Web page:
Byron, Twist: safe gaming starts with parents
New, legally enforceable ratings are good, but adults must take responsibility
Professor Tanya Byron and UKIE CEO Jo Twist have both gone on record to reiterate once more that it is parents who must bear the brunt of responsibility for their children playing age-appropriate games.
Speaking to the Metro, Twist and the author of the Byron Report were keen to laud the importance of having a pan-European ratings system which is enforceable by law, but also highlighted the need for parents to involve themselves closely with their children's gaming habits.
"When I did the review in 2008 I didn't see a cynical industry that was there to create games just to exploit and make money," said Byron. "The industry has always been very clear with me, in a very genuine way, that adult content is created for adults - it's not created for kids.
"And actually what people get hot under the collar about are the 5 per cent of games that are talked about endlessly and not the 95 per cent of games that are out there, that are amazing for children from an educational point of view and also for families. Families used to play board games together, but I really strongly want to encourage parents to game with their kids. I game with my kids and it's a really fun thing to do.
"This has never been about putting the blame on the gaming industry. It's actually, I think, to have a very simple, streamlined system which the games industry is working really clearly with to make happen and being really responsible about letting people understand the content they're making and who it's for. But the gaming industry is full supporting and enabling parents to get access to information wherever they can about these issues so fundamentally then it is all about the parents.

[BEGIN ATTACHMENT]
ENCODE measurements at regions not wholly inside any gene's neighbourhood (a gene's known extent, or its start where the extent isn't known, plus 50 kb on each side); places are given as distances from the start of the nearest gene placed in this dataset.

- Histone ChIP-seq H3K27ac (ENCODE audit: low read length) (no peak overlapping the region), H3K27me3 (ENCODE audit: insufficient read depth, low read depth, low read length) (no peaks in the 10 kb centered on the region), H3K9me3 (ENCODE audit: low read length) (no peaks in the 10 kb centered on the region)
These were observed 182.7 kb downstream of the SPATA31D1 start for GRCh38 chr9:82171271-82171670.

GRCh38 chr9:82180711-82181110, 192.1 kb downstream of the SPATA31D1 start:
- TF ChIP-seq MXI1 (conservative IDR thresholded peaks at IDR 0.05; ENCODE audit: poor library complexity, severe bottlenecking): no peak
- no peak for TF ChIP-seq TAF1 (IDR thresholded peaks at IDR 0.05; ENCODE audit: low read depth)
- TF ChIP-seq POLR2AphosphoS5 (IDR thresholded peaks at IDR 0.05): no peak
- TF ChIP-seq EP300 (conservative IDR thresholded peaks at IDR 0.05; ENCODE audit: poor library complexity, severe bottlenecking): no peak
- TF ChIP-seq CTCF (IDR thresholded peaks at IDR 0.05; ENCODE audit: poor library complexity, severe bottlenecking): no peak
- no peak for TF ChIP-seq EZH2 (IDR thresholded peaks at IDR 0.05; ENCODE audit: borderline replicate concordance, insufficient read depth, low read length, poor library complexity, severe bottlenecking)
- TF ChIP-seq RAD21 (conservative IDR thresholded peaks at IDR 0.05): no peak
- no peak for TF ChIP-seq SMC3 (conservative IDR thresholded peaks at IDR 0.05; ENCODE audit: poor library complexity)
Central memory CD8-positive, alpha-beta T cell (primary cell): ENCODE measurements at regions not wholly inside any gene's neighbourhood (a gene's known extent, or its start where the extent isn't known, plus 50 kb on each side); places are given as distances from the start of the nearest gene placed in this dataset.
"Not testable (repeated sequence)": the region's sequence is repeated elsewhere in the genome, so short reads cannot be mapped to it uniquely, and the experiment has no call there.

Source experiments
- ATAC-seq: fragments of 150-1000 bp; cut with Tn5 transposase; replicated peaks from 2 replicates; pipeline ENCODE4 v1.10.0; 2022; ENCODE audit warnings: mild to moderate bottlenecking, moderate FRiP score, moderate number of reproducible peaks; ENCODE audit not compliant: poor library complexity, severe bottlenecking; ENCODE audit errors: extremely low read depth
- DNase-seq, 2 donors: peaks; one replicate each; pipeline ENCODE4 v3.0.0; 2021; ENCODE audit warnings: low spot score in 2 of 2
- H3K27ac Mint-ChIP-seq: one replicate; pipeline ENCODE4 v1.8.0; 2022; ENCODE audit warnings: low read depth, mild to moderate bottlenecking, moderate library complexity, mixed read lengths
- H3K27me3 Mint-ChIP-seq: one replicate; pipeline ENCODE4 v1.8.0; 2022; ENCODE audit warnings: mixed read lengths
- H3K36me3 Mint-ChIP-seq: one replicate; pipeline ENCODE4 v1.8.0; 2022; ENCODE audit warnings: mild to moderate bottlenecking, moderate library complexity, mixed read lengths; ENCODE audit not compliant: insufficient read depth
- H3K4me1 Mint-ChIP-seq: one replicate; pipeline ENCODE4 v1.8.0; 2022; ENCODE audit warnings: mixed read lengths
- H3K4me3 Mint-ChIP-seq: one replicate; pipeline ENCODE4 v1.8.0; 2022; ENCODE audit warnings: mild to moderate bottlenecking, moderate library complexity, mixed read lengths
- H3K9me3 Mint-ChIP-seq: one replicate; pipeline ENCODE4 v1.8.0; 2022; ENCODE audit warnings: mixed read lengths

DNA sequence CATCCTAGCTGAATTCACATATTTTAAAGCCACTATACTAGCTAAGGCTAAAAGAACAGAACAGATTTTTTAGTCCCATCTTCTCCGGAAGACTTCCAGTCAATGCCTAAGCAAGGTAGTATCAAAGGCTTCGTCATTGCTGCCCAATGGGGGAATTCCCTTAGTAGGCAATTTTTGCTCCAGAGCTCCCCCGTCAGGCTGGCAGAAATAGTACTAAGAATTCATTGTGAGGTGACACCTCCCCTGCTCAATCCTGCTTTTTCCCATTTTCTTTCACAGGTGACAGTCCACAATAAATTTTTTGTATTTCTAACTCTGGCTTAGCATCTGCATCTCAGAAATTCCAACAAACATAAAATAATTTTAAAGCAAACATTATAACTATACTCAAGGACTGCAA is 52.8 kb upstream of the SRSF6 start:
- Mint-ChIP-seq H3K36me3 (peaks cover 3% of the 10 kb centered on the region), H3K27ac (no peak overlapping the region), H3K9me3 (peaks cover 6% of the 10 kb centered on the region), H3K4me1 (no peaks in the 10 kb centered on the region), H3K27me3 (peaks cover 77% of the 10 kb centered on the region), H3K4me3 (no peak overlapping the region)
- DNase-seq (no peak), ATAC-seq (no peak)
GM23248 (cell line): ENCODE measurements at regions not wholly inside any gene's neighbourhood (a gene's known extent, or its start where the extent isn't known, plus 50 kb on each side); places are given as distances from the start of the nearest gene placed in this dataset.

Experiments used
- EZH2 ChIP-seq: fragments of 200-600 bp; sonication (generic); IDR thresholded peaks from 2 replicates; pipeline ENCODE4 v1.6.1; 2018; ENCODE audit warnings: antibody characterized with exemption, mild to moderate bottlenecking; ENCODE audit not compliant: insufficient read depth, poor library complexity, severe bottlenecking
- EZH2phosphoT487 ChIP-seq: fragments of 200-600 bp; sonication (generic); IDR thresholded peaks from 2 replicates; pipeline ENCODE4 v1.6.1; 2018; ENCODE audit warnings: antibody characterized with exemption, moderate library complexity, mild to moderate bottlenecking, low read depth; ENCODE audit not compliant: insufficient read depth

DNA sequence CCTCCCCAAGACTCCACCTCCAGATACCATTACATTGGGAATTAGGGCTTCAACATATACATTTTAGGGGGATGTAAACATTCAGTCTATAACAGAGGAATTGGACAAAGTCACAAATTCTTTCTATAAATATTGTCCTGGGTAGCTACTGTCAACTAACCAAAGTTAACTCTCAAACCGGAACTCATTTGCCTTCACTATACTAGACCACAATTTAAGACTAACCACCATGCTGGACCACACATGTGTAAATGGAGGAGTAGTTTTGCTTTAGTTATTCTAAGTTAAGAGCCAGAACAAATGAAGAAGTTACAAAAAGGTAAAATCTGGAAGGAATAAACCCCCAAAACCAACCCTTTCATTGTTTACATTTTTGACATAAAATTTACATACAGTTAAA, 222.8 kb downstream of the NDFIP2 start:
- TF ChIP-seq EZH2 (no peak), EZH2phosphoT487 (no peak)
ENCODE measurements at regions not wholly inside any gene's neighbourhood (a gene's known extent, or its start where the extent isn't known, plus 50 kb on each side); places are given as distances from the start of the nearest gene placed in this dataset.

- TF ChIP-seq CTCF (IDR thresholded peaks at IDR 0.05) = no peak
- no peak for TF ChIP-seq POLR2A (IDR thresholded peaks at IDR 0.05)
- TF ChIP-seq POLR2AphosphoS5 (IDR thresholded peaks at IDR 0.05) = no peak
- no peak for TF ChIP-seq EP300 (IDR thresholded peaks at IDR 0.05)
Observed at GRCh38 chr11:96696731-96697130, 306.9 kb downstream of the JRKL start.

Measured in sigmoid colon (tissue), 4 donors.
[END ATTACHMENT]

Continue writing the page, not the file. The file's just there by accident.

"And I completely agree with you: we cannot subcontract responsibility for how children play games to the industry, but I think now the industry has got a much clearer system what we see is an industry that's being absolutely transparent about what they're producing and how parents should be thinking about it when their kids are playing and now its fundamentally about educating and empowering parents because that's where the regulation really lies when it comes to children and gaming."
Twist was also on hand to illustrate the fact that games should be treated in the same way as any other potentially inappropriate media, by monitoring habits and participating in the consumption, as well as by utilising the existing methods of parental control on devices.
"There are lots of parental controls on all the games consoles, so again if you want to protect your children from the kind of content that might not be suitable for them at a certain age than go to askaboutgames.com, find out how to use the parental controls," said Twist, referring to the newly launched parental advisory site.
"This is a real collective responsibility and it stretches across all forms of media and content, like any other sophisticated form of entertainment games are no different to films in that sense. So really, get involved in what your kids are doing, play the game yourself and understand what they're doing."